The church is home to historically significant oil on canvas wall paintings by Clarke, and stained glass windows by Henry Holiday. The wall paintings were suffering due to trapped moisture in the building fabric and major repairs were required. The nave was re-roofed with new slates and the flat roof of the tower replaced with a new lead lining. The bells and part of the frame had to be lifted to allow timber repairs to be carried out to the lower bell frame and belfry floor. Inside the Church the baptistry was completely re-plastered using lime putty plaster. The west walls of the nave were in need of re-plastering and great care was taken to protect the canvas paintings as they would remain in place during the works. Much of the underlying original plaster was retained on view with local areas re-plastered in lime putty plaster.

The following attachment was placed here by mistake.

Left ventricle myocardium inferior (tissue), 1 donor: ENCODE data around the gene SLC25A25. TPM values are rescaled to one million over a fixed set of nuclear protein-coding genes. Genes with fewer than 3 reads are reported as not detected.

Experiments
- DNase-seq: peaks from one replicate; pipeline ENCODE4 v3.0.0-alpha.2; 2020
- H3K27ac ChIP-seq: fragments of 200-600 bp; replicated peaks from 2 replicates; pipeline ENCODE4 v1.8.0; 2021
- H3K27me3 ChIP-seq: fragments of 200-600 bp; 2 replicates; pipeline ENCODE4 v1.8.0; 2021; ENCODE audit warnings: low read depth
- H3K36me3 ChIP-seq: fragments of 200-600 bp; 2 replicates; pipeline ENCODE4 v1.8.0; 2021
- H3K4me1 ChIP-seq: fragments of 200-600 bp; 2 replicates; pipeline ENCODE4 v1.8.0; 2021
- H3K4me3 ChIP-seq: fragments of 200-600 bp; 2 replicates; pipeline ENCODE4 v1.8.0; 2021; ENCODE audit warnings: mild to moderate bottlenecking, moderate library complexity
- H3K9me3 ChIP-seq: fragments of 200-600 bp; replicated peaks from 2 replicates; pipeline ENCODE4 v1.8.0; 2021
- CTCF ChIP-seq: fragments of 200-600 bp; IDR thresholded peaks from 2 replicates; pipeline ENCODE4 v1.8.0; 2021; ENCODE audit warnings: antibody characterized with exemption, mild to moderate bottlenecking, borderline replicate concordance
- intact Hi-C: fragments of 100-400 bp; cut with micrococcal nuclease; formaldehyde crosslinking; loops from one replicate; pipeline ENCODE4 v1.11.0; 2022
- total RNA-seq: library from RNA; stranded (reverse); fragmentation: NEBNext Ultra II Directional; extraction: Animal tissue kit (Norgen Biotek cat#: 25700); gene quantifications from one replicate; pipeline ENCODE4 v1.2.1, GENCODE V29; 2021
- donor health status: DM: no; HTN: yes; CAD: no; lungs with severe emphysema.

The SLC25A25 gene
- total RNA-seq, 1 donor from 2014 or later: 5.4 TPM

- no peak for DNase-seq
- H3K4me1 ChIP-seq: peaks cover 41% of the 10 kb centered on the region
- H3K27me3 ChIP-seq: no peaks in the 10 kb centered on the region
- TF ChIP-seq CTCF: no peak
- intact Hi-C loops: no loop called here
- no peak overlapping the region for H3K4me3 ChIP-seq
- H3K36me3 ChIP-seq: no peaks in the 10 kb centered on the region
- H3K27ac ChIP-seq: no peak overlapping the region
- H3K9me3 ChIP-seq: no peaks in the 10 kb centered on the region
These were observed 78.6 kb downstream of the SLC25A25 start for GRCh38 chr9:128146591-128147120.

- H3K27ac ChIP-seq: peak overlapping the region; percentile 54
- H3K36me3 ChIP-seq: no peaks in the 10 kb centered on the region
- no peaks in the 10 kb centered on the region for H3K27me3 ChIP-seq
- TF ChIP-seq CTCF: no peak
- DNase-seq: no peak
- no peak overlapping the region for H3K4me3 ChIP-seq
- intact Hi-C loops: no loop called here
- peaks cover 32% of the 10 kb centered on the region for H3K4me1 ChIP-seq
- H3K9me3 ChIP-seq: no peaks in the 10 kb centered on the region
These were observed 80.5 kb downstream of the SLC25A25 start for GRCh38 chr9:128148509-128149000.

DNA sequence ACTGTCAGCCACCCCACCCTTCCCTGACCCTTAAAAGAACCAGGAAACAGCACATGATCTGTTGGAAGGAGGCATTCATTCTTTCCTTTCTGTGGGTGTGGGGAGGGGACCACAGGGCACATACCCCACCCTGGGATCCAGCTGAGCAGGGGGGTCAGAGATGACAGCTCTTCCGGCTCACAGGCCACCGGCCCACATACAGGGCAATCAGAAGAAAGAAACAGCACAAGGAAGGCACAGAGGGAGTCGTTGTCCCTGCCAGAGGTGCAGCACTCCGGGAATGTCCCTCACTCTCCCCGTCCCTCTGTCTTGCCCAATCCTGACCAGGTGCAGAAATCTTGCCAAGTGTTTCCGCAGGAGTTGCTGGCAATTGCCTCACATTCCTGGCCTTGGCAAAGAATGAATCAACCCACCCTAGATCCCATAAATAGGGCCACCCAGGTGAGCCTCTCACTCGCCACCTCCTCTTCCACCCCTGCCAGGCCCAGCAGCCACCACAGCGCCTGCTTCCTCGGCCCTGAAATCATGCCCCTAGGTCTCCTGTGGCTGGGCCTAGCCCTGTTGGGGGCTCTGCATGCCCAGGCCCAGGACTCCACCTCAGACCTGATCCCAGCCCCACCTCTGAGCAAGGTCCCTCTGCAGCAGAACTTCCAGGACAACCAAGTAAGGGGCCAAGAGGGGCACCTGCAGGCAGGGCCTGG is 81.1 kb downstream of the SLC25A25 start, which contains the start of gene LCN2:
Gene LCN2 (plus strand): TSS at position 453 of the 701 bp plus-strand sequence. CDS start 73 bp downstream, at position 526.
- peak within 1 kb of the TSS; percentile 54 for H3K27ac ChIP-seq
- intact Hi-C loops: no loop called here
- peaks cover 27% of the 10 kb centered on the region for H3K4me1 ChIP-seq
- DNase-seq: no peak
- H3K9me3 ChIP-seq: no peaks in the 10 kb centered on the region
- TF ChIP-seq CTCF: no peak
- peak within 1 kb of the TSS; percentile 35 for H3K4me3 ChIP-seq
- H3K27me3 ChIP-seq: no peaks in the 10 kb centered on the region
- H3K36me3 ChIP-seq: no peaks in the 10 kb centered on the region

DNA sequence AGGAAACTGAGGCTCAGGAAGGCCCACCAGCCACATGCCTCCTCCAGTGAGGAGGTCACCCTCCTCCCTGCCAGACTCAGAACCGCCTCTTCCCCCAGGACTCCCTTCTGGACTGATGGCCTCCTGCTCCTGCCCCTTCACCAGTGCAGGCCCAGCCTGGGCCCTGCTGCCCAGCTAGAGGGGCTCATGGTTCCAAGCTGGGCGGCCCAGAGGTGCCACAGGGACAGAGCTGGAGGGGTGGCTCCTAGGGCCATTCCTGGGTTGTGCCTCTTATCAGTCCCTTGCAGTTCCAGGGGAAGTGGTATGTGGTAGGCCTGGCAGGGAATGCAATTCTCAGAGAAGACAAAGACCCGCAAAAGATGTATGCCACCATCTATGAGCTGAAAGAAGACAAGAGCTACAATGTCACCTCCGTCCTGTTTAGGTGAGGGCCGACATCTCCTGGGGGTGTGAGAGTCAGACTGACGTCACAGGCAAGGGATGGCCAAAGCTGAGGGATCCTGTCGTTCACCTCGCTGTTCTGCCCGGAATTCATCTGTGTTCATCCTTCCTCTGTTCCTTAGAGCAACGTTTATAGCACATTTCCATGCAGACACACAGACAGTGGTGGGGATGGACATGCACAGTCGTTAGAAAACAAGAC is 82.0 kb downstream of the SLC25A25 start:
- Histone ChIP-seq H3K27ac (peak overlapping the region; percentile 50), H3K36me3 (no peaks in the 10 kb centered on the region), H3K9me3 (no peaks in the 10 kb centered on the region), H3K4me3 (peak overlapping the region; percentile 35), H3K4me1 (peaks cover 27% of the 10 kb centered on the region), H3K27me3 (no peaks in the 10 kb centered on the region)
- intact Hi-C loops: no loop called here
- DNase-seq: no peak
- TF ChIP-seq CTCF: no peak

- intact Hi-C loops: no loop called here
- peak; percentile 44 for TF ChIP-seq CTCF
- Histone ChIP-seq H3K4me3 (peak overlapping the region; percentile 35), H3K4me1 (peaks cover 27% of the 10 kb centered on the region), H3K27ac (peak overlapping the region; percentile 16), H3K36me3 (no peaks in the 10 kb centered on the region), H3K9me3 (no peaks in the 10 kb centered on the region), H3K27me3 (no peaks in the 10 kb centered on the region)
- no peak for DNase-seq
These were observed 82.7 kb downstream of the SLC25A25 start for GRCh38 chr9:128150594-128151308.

The £180,000 project was funded in part by English Heritage through their Repair Grants for Listed Places of Worship scheme.
The oil on canvas painting were fixed directly to a later plaster lining meaning that re-plastering had to be very carefully executed, retaining the later plaster and leaving the majority of the canvas on the wall.
Only the lower left part of the Nativity painting was removed for conservation off site.
An early decorative border was discovered below a later paint scheme. No attempt was made to restore the decoration which was simply left as found.
Externally, the nave was re-slated and the tower roof replaced and re-leaded.
During the works the tower roof was removed to allow work on the sill beams of the bell frame; the bells had to be lifted out of the frame from above.
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